• or to forward to your friends

Just email me at daniel.tardy@daveramsey.com and I’ll send it to you.  (I’m not smart enough to know how to make the image in this post do it automatically)

Manipulative Selling

Posted in Selling by elephanthunters on September 2, 2009

Really good sales people can also be really good manipulators.  We have a way of painting word pictures and asking leading questions to position our product or service as something that the prospect would almost feel stupid to turn down.


I’ve learned to never trap a prospect although it’s very easy to do and sometimes even works.  They feel violated when they are trapped.

Here’s an example of trapping:

  • First you ask: “Mr. Smith you can see how my product can save you a lot of money can’t you?” Of course the answer is yes if you’ve made a decent presentation.
  • Then you follow up with: “Mr. Smith I’m sure as an educated man you appreciate the value of saving money anywhere you can don’t you?” Of course he’s going to say yes…if he doesn’t it means he’s not an educated man based on how you positioned your question.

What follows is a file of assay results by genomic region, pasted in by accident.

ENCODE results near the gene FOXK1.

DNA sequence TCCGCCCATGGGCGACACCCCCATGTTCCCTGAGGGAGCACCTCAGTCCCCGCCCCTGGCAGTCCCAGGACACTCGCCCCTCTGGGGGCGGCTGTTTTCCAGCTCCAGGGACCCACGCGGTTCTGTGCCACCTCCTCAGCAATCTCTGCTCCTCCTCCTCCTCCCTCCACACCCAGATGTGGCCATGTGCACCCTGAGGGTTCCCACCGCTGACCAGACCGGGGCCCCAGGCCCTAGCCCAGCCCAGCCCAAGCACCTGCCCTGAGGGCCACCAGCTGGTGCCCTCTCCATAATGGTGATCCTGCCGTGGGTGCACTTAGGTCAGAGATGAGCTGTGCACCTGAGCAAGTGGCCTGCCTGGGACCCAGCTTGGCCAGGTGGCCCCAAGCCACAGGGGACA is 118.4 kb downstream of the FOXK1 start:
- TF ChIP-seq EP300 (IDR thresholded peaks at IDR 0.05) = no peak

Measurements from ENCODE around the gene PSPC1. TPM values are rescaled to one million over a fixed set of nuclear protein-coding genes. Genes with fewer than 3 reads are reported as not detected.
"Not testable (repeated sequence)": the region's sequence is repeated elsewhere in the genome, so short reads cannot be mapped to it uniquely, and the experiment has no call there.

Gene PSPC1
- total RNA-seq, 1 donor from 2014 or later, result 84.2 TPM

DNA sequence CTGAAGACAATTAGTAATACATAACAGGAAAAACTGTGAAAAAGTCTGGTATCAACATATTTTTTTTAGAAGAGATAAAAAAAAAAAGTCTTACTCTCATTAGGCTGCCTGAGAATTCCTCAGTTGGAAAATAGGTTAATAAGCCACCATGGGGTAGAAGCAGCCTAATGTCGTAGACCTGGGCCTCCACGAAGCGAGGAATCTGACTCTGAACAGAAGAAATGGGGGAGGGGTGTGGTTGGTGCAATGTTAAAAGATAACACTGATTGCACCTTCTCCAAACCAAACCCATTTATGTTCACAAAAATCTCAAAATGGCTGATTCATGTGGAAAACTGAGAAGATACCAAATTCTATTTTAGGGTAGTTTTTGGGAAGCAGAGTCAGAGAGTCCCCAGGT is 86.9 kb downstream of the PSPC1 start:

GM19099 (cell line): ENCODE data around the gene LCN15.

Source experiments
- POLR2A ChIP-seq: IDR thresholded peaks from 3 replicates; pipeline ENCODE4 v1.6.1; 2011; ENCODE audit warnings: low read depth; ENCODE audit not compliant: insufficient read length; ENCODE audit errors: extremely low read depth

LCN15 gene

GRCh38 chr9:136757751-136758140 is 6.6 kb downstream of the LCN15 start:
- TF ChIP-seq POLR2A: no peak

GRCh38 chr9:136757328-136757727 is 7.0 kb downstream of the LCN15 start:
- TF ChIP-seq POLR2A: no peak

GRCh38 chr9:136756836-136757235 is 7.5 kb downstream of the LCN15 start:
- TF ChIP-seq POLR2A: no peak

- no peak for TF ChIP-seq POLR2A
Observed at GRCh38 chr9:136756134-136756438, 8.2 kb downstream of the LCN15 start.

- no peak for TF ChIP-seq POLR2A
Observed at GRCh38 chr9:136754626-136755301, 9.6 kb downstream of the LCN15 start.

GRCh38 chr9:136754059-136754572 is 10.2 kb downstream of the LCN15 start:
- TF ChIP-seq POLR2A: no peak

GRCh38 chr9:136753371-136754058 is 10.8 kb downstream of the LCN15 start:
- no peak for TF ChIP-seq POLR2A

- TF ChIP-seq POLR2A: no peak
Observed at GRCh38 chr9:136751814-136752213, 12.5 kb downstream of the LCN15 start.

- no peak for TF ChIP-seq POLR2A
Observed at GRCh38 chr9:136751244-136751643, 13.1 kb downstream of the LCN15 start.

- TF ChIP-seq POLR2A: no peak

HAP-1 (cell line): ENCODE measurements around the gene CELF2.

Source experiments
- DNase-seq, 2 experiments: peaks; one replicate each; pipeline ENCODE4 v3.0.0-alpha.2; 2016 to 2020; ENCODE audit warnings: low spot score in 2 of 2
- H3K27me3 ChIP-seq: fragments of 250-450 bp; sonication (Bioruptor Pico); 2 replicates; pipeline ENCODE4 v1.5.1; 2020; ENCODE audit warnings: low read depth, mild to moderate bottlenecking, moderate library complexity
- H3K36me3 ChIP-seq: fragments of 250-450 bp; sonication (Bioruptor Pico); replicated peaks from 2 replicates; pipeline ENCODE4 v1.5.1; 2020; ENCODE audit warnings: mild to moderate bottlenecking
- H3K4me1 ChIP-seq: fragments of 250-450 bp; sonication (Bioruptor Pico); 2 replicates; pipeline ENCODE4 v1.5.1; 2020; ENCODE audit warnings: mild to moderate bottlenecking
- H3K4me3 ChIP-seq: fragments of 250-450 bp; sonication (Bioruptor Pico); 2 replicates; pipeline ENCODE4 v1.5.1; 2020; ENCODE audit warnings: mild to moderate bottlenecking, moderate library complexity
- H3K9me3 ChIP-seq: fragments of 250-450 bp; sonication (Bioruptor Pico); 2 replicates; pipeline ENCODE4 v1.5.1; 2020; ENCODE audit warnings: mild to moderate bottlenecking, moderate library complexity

• Then you trap him with a question like this: “So Mr. Smith you’ve basically admitted in your own words that to not purchase my product would be a foolish decision, haven’t you?” WOAH – Awkward! Wrong! Please don’t do this! Ever.

This may seem extreme and silly to a mature salesperson. However, even subtle and crafty trapping carefully woven in to a presentation gives sales people a bad reputation and cannibalizes their credibility.


  • If a prospect ever feels that saying “No” is an undignified answer then you have abused your roll as a salesperson.
  • Selling is not trapping people so they feel guilty if they don’t buy, but it is serving people with information that educates them on the value of your product or service.
  • As a general rule of thumb avoid asking leading questions.